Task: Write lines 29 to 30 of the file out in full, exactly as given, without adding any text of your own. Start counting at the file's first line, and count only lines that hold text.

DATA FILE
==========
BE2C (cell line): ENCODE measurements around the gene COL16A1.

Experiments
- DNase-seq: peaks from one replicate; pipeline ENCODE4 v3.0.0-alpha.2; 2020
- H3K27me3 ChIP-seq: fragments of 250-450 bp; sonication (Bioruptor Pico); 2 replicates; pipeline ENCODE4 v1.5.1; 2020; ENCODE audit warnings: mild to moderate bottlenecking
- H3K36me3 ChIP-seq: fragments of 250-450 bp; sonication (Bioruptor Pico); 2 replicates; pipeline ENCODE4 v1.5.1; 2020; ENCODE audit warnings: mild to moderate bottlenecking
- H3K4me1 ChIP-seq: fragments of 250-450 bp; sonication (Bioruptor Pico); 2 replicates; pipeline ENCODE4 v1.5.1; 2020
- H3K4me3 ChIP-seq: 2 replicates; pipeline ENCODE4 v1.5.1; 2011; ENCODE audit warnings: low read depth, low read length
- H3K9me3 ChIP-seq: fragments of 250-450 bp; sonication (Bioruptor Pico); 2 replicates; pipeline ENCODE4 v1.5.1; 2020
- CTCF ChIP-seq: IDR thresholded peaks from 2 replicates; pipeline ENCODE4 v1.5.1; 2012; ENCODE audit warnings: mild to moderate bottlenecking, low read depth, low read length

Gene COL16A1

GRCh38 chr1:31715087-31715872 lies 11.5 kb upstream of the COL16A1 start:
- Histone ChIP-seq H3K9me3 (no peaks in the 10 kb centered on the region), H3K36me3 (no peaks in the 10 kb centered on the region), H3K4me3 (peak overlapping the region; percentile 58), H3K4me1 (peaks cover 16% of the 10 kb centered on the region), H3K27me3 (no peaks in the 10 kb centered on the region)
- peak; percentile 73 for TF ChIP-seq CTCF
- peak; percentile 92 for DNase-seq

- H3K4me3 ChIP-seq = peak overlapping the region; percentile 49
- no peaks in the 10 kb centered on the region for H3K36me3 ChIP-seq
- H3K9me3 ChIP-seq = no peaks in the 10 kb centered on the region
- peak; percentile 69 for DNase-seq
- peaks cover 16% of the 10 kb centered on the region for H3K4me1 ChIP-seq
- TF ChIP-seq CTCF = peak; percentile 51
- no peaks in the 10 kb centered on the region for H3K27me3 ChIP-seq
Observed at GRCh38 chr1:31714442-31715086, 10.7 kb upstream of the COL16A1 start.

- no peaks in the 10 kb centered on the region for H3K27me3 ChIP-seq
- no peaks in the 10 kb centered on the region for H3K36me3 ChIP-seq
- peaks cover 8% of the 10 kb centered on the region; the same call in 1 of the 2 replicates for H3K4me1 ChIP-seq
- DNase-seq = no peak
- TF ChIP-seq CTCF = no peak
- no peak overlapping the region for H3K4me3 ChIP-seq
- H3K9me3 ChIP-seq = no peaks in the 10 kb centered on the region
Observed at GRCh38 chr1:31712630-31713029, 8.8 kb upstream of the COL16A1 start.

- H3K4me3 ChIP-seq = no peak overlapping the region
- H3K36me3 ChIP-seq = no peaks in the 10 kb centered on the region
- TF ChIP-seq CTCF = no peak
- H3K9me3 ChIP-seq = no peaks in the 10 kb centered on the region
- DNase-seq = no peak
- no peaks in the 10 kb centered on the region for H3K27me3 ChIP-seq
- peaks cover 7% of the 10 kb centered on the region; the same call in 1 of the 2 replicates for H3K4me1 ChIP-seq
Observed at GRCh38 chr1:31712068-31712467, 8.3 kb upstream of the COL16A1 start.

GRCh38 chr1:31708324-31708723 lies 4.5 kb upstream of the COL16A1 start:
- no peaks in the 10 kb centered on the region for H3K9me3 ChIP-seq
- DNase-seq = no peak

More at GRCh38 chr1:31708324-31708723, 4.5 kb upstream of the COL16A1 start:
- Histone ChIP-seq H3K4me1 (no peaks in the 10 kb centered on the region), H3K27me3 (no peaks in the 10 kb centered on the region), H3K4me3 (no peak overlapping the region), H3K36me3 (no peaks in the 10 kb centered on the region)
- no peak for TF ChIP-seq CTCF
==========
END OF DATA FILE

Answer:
- H3K9me3 ChIP-seq = no peaks in the 10 kb centered on the region
Observed at GRCh38 chr1:31712630-31713029, 8.8 kb upstream of the COL16A1 start.